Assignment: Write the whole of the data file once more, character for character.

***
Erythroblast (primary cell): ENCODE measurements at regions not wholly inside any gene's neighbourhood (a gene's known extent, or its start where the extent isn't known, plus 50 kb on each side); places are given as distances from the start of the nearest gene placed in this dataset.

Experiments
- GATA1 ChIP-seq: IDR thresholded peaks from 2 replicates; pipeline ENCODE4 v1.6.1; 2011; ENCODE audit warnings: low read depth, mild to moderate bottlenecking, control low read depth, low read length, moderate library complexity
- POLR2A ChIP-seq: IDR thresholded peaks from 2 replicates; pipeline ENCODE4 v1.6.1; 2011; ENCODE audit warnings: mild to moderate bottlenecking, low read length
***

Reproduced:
Erythroblast (primary cell): ENCODE measurements at regions not wholly inside any gene's neighbourhood (a gene's known extent, or its start where the extent isn't known, plus 50 kb on each side); places are given as distances from the start of the nearest gene placed in this dataset.

Experiments
- GATA1 ChIP-seq: IDR thresholded peaks from 2 replicates; pipeline ENCODE4 v1.6.1; 2011; ENCODE audit warnings: low read depth, mild to moderate bottlenecking, control low read depth, low read length, moderate library complexity
- POLR2A ChIP-seq: IDR thresholded peaks from 2 replicates; pipeline ENCODE4 v1.6.1; 2011; ENCODE audit warnings: mild to moderate bottlenecking, low read length